Many teams struggle with making process improvements because they implement solutions that do not address root cause problems. We often need to encourage these teams to spend more time defining their problems and then completing simple root cause analysis exercises to dig deeper into the matter. The Five Whys (5 Whys) technique of root cause analysis in Lean is a simple method guaranteed to help a team identify actions that can solve the issue for good.
Benefits of Root Cause Analysis
Lean East has previously written about an example where problem solving to root cause helped a client prevent an issue from reoccurring. We also share an example of weeding a garden by cutting the weeds with scissors or a weed whacker. The garden is going to look great for a few days, maybe even a few weeks. Eventually, the roots of the weeds that remain in the ground are going to allow all of the weeds to grow back in a few weeks.
Your problems are just like these weeds. The only way to prevent them, for good, is to address the root of the problem. If you ever find a problem reoccurs after your team “solved” it this is a sure sign that your solution never addressed the root cause.
Using the 5 Whys for Root Cause Analysis
Tachini Ohno and Sakichi Toyoda are both credited with developing and describing the 5 Whys method as part of problem-solving training in the Toyota Production System. Here is the simple five-part method we recommend for 5 Whys Root Cause Analysis:
- Identify Causes
- Dig Deeper Using the 5 Whys
- Create an Action Plan, Implement Actions, and Check on Your Results
Learn more about each of these steps below.
1. Identify Causes
A fishbone diagram (example shown below) is a great tool for identifying possible causes for an issue. The tool helps a team brainstorm all of the possible causes and even move one level into the origin of the cause.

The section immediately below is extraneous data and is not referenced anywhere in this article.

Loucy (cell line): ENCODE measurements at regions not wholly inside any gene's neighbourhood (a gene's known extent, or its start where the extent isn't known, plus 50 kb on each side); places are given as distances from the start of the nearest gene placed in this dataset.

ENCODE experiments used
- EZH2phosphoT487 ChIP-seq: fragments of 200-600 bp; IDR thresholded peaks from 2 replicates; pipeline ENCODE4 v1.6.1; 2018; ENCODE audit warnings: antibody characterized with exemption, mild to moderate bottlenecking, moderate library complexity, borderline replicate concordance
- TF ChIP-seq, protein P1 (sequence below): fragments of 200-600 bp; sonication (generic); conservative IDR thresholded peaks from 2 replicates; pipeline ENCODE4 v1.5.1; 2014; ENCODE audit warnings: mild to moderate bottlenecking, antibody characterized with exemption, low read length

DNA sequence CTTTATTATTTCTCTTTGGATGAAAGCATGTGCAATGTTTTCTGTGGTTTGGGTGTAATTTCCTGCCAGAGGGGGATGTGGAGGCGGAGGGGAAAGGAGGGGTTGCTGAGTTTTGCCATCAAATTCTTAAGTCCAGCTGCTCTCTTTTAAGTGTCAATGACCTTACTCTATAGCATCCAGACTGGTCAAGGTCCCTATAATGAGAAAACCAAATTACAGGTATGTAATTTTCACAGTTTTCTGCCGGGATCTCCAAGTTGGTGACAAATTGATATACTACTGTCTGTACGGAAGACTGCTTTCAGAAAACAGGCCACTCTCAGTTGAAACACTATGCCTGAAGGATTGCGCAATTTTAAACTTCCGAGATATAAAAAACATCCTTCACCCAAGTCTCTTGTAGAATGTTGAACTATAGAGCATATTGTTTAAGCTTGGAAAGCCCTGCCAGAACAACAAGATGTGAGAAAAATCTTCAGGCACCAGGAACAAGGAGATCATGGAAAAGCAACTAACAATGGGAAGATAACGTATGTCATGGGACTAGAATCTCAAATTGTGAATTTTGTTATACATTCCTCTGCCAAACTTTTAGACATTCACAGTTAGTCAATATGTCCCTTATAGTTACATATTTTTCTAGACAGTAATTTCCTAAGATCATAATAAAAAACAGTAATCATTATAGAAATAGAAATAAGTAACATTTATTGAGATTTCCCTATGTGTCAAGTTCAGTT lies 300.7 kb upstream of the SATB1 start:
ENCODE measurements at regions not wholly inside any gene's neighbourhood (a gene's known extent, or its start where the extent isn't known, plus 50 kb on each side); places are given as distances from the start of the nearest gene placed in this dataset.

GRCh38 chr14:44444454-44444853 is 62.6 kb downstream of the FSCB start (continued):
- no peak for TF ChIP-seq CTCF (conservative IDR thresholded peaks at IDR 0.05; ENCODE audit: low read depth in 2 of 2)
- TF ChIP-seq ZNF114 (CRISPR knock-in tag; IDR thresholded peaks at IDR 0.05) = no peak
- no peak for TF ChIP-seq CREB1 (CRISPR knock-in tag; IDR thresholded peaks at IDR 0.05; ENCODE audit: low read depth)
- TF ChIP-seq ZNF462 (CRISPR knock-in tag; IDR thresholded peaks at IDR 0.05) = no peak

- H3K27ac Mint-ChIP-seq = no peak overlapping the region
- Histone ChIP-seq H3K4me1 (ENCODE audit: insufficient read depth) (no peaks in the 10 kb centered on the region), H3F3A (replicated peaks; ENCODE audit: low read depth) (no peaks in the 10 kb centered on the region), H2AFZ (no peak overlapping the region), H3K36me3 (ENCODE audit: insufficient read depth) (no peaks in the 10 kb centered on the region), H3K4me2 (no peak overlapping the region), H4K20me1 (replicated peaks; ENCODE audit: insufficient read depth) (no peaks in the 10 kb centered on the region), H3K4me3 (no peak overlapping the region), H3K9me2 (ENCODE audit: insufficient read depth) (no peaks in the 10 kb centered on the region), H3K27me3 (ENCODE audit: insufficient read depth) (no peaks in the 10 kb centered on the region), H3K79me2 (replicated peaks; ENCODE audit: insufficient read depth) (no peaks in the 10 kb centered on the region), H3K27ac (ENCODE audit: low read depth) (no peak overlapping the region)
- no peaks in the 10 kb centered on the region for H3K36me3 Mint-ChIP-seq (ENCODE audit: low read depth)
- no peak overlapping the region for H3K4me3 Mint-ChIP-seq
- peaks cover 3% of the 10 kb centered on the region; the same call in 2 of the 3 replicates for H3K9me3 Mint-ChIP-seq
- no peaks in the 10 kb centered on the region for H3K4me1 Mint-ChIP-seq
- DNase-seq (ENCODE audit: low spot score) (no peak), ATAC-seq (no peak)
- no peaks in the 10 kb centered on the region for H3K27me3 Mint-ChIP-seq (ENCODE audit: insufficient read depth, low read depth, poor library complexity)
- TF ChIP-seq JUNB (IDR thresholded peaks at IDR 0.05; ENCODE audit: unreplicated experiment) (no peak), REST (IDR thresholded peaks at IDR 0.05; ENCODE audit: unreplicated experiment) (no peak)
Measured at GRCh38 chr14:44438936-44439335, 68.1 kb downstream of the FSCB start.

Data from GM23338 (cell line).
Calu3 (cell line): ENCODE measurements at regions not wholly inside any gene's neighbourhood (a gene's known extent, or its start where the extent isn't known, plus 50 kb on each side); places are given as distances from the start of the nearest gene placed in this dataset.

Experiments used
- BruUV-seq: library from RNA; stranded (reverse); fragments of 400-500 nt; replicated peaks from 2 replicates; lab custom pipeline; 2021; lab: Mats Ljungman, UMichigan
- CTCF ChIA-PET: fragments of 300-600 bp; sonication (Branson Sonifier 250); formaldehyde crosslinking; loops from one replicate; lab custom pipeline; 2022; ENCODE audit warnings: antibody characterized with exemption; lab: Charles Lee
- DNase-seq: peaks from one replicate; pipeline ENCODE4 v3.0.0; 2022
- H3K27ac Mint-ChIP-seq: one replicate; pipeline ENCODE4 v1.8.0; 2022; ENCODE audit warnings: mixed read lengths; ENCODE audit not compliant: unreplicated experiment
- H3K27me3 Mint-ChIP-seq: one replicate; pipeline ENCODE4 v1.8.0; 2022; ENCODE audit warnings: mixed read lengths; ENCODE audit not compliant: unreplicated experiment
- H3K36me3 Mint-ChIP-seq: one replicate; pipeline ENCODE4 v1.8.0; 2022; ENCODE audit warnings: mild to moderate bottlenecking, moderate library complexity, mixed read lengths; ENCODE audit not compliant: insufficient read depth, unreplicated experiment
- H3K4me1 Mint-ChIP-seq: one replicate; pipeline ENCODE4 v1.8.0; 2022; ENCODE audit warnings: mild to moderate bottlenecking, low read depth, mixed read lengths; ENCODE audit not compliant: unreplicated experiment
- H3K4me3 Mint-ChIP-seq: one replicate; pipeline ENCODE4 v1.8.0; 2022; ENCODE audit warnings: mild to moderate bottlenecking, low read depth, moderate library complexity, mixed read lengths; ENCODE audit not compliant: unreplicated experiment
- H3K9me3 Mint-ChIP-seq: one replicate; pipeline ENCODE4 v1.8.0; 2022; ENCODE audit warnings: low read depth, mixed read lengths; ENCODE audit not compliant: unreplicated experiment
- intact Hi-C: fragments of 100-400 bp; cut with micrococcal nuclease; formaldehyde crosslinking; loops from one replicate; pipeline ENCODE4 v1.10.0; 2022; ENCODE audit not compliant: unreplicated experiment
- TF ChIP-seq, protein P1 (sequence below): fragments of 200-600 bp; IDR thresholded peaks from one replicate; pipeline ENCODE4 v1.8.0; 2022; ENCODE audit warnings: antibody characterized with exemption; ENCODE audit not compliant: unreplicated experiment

We recommend teams create a Fishbone Diagram and then circle the 3-5 causes most likely to be the main factors. This can be determined by vote or through discussion; typically, there are a few causes (out of all of the potential causes) that the team believes are more likely to occur.
2. Dig Deeper Using the 5 Whys
Now that you have identified several likely causes, use Five Whys to look for root causes. Here is the simple technique:
- For every cause, dig deeper by asking a “why” based question about the cause
- Ask the full question, including the initial cause
- Repeat five times, or until you get to a “root” cause
Here is a simple example with a problem, initial cause, and questions and answers that might get you to a root cause.
Problem: The application form is incorrect?
Question 1: (or, better, from a Fishbone Diagram exercise): Why was the application form incorrect?
Answer 1: (Initial Cause): Jane made a mistake on the form.
Here is where many leaders stop their analysis! The cause is Jane, so we need to watch her more carefully, write a warning, etc. It is much better to dig deeper using the 5 Whys!
Question 2: Why did Jane make a mistake on the form?
Answer 2: Jane didn’t fill out one of the sections.
Question 3: Why did Jane not fill out the section?
Answer 3: (asked to Jane): Jane didn’t know what to write in that area, or that it was important.
Question 4: Why did Jane not know how to fill out the section?
Answer 4: Jane was trained two years ago when that section didn’t exist. She was not retrained.
Question 5: Why was Jane not retrained on the application form?
Answer 5: The team doesn’t have a retraining process and system to track training.
You could ask more why questions here, but this seems like a fairly good place to apply a corrective action.
3. Create an Action Plan, Implement Actions, and Confirm Results
You should repeat the process of digging deeper by asking 5 why questions for each of your primary initial causes above. You can also consider asking additional why questions if they continue to help you. For example, why doesn’t the team already have a retraining process?
Once you have several corrective actions identified, add these to an action plan. Be sure to define the following in your action plan:
- What the action is
- Who is responsible for implementing the action
- A target date for the implementation
- Your measure of success, or how you will determine that the action is effective
A 5 Whys Example
We encourage you to apply this simple method of using 5 Whys for root cause analysis to address some of your repeat problems.
If you want our 5 Whys Root Cause Analysis example please click here and we will send it to you via email.
Please ask questions and leave comments below.